On July 25, during the stopover in Los Angeles, DEA agents identified respondent. He “appeared to be very nervous and was looking all around the waiting area.” Later that day, at 6:30 p.m., respondent and Norian arrived in Honolulu. As before, they had not checked their luggage. Respondent was still wearing a black jumpsuit and gold jewelry. The couple proceeded directly to the street and tried to hail a cab, where Agent Richard Kempshall and three other DEA agents approached them. Kempshall displayed his credentials, grabbed respondent by the arm, and moved him back onto the sidewalk. Kempshall asked respondent for his airline ticket and identification; respondent said that he had neither. He told the agents that his name was “Sokolow,” but that he was traveling under his mother’s maiden name, “Kray.”

    Respondent and Norian were escorted to the DEA office at the airport. There, the couple’s luggage was examined by “Donker,” a narcotics detector dog, which alerted on respondent’s brown shoulder bag. The agents arrested respondent. He was advised of his constitutional rights and declined to make any statements. The agents obtained a warrant to search the shoulder bag. They found no illicit drugs, but the bag did contain several suspicious documents indicating respondent’s involvement in drug trafficking. The agents had Donker reexamine the remaining luggage, and this time the dog alerted on a medium-sized Louis Vuitton bag. By now, it was 9:30 p.m., too late for the agents to obtain a second warrant. They allowed respondent to leave for the night, but kept his luggage. The next morning, after a second dog confirmed Donker’s alert, the agents obtained a warrant and found 1,063 grams of cocaine inside the bag.

    Respondent was indicted for possession with the intent to distribute cocaine. The United States District Court for Hawaii denied his motion to suppress the cocaine and other evidence seized from his luggage. Respondent then entered a conditional plea of guilty to the offense charged.

    The United States Court of Appeals for the Ninth Circuit reversed respondent’s conviction by a divided vote. We granted certiorari to review the decision of the Court of Appeals. We now reverse.

    The Court of Appeals held that the DEA agents seized respondent when they grabbed him by the arm and moved him back onto the sidewalk. The Government does not challenge that conclusion, and we assume—without deciding—that a stop occurred here. Our decision, then, turns on whether the agents had a reasonable suspicion that respondent was engaged in wrongdoing when they encountered him on the sidewalk.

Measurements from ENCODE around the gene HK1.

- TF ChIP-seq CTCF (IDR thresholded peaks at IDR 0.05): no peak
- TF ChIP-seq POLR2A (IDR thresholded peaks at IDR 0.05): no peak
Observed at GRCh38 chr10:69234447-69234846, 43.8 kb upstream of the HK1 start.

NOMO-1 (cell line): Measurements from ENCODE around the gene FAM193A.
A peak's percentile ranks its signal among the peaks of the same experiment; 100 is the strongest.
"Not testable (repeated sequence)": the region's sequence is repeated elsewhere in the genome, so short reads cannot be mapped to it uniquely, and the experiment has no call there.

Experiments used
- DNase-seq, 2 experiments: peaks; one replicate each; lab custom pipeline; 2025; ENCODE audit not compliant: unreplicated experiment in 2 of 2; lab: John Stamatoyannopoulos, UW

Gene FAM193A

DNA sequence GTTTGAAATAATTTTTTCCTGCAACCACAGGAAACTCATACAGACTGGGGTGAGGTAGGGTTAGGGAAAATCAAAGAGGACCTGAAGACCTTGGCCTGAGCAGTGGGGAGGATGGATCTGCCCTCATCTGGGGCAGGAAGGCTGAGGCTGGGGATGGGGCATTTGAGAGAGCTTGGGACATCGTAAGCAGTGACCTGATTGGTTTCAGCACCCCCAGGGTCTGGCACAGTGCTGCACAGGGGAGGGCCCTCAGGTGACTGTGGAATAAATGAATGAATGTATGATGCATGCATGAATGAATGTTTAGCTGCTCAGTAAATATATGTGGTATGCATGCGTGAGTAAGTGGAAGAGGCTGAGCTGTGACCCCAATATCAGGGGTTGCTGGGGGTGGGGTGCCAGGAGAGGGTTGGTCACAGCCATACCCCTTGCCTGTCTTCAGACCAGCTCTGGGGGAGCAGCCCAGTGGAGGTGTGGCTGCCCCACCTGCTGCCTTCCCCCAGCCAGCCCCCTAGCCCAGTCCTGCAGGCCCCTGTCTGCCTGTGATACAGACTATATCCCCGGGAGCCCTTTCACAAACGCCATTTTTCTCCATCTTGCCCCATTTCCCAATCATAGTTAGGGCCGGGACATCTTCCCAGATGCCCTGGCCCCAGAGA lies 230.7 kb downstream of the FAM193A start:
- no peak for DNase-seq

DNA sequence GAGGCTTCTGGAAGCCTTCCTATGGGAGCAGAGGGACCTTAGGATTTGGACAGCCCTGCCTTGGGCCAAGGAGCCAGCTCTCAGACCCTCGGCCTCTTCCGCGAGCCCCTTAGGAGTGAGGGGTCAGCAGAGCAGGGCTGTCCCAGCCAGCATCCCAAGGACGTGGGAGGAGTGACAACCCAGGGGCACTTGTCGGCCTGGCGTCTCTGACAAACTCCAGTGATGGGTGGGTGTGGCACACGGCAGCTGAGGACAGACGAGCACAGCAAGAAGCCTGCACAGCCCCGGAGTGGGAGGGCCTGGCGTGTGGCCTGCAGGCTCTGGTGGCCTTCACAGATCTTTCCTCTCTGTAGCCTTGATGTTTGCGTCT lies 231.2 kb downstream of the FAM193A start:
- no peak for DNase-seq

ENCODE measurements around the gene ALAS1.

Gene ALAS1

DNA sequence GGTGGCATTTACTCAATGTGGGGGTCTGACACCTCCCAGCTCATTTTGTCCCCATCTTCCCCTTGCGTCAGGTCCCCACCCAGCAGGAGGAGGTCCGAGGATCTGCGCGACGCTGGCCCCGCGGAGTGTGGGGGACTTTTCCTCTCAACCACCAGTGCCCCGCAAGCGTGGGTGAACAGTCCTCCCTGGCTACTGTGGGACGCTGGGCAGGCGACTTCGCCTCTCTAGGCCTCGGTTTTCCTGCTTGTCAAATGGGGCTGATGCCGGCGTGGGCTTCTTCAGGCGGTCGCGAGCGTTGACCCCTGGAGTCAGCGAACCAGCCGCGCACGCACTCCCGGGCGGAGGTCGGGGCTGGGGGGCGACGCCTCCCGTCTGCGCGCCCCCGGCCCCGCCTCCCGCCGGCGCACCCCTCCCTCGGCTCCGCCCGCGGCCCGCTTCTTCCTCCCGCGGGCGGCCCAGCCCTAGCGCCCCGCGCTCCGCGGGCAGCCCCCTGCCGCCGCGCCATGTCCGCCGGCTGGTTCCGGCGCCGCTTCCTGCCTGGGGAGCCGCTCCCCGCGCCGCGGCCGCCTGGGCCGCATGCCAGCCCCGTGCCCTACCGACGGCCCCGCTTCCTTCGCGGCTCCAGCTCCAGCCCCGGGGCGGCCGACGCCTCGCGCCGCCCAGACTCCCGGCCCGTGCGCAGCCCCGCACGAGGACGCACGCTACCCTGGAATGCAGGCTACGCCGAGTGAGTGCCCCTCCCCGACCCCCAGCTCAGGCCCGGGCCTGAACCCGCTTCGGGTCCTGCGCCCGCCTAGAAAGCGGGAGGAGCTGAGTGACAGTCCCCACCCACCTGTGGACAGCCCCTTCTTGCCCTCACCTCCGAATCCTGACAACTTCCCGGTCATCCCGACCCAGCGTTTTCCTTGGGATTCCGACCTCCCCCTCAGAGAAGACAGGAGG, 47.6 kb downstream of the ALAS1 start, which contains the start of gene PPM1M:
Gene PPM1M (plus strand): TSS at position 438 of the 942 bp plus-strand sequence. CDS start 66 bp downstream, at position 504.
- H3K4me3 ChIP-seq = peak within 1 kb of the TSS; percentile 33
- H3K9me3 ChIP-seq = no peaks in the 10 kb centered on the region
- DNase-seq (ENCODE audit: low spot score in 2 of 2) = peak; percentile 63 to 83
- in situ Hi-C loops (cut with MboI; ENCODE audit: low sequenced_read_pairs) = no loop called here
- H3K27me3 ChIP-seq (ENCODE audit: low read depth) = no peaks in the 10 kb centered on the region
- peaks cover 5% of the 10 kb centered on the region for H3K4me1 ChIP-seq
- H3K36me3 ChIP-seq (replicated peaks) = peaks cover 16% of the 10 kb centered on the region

The concept of reasonable suspicion, like probable cause, is not “readily, or even usefully, reduced to a neat set of legal rules.” We think the Court of Appeals’ effort to refine and elaborate the requirements of “reasonable suspicion” in this case creates unnecessary difficulty in dealing with one of the relatively simple concepts embodied in the Fourth Amendment. In evaluating the validity of a stop such as this, we must consider “the totality of the circumstances—the whole picture.”

    The rule enunciated by the Court of Appeals, in which evidence available to an officer is divided into evidence of “ongoing criminal behavior,” on the one hand, and “probabilistic” evidence, on the other, is not in keeping with the [] statements from our decisions. It also seems to us to draw a sharp line between types of evidence, the probative value of which varies only in degree. The Court of Appeals classified evidence of traveling under an alias, or evidence that the suspect took an evasive or erratic path through an airport, as meeting the test for showing “ongoing criminal activity.” But certainly instances are conceivable in which traveling under an alias would not reflect ongoing criminal activity: for example, a person who wished to travel to a hospital or clinic for an operation and wished to conceal that fact. One taking an evasive path through an airport might be seeking to avoid a confrontation with an angry acquaintance or with a creditor. This is not to say that each of these types of evidence is not highly probative, but they do not have the sort of ironclad significance attributed to them by the Court of Appeals.

    On the other hand, the factors in this case that the Court of Appeals treated as merely “probabilistic” also have probative significance. Paying $2,100 in cash for two airplane tickets is out of the ordinary, and it is even more out of the ordinary to pay that sum from a roll of $20 bills containing nearly twice that amount of cash. Most business travelers, we feel confident, purchase airline tickets by credit card or check so as to have a record for tax or business purposes, and few vacationers carry with them thousands of dollars in $20 bills. We also think the agents had a reasonable ground to believe that respondent was traveling under an alias; the evidence was by no means conclusive, but it was sufficient to warrant consideration. While a trip from Honolulu to Miami, standing alone, is not a cause for any sort of suspicion, here there was more: surely few residents of Honolulu travel from that city for 20 hours to spend 48 hours in Miami during the month of July. Any one of these factors is not by itself proof of any illegal conduct and is quite consistent with innocent travel. But we think taken together they amount to reasonable suspicion.